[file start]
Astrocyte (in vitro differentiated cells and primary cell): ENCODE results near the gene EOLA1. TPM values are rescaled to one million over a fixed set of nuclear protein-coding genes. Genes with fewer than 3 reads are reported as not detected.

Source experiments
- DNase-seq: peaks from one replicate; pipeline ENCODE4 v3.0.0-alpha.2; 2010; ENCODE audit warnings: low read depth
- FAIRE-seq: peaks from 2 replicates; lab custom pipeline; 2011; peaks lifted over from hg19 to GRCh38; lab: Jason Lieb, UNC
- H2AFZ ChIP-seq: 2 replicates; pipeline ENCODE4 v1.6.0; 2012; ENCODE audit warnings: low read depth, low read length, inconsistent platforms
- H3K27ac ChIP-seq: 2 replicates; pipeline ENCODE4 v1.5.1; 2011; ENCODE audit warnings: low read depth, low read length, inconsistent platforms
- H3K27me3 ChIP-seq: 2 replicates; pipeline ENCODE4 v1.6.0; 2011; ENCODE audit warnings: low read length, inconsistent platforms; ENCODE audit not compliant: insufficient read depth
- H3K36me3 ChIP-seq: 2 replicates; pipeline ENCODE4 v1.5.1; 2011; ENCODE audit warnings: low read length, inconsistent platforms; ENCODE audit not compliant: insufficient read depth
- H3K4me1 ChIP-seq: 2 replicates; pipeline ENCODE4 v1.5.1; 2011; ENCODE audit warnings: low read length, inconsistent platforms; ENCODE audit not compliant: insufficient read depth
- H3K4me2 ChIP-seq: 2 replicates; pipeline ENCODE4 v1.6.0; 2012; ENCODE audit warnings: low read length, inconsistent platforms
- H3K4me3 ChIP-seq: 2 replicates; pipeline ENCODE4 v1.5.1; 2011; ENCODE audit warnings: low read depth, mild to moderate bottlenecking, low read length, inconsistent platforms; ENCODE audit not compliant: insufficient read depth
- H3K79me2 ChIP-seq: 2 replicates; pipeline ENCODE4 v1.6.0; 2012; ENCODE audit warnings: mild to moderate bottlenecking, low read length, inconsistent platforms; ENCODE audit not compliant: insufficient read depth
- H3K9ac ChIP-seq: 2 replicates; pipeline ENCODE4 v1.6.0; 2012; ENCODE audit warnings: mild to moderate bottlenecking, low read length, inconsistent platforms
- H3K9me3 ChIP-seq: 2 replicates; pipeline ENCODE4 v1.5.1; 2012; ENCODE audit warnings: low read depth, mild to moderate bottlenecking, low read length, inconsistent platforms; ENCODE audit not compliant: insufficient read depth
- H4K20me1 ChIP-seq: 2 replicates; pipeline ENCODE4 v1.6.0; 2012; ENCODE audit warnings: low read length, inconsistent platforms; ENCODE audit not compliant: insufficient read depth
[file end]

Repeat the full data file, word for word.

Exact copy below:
Astrocyte (in vitro differentiated cells and primary cell): ENCODE results near the gene EOLA1. TPM values are rescaled to one million over a fixed set of nuclear protein-coding genes. Genes with fewer than 3 reads are reported as not detected.

Source experiments
- DNase-seq: peaks from one replicate; pipeline ENCODE4 v3.0.0-alpha.2; 2010; ENCODE audit warnings: low read depth
- FAIRE-seq: peaks from 2 replicates; lab custom pipeline; 2011; peaks lifted over from hg19 to GRCh38; lab: Jason Lieb, UNC
- H2AFZ ChIP-seq: 2 replicates; pipeline ENCODE4 v1.6.0; 2012; ENCODE audit warnings: low read depth, low read length, inconsistent platforms
- H3K27ac ChIP-seq: 2 replicates; pipeline ENCODE4 v1.5.1; 2011; ENCODE audit warnings: low read depth, low read length, inconsistent platforms
- H3K27me3 ChIP-seq: 2 replicates; pipeline ENCODE4 v1.6.0; 2011; ENCODE audit warnings: low read length, inconsistent platforms; ENCODE audit not compliant: insufficient read depth
- H3K36me3 ChIP-seq: 2 replicates; pipeline ENCODE4 v1.5.1; 2011; ENCODE audit warnings: low read length, inconsistent platforms; ENCODE audit not compliant: insufficient read depth
- H3K4me1 ChIP-seq: 2 replicates; pipeline ENCODE4 v1.5.1; 2011; ENCODE audit warnings: low read length, inconsistent platforms; ENCODE audit not compliant: insufficient read depth
- H3K4me2 ChIP-seq: 2 replicates; pipeline ENCODE4 v1.6.0; 2012; ENCODE audit warnings: low read length, inconsistent platforms
- H3K4me3 ChIP-seq: 2 replicates; pipeline ENCODE4 v1.5.1; 2011; ENCODE audit warnings: low read depth, mild to moderate bottlenecking, low read length, inconsistent platforms; ENCODE audit not compliant: insufficient read depth
- H3K79me2 ChIP-seq: 2 replicates; pipeline ENCODE4 v1.6.0; 2012; ENCODE audit warnings: mild to moderate bottlenecking, low read length, inconsistent platforms; ENCODE audit not compliant: insufficient read depth
- H3K9ac ChIP-seq: 2 replicates; pipeline ENCODE4 v1.6.0; 2012; ENCODE audit warnings: mild to moderate bottlenecking, low read length, inconsistent platforms
- H3K9me3 ChIP-seq: 2 replicates; pipeline ENCODE4 v1.5.1; 2012; ENCODE audit warnings: low read depth, mild to moderate bottlenecking, low read length, inconsistent platforms; ENCODE audit not compliant: insufficient read depth
- H4K20me1 ChIP-seq: 2 replicates; pipeline ENCODE4 v1.6.0; 2012; ENCODE audit warnings: low read length, inconsistent platforms; ENCODE audit not compliant: insufficient read depth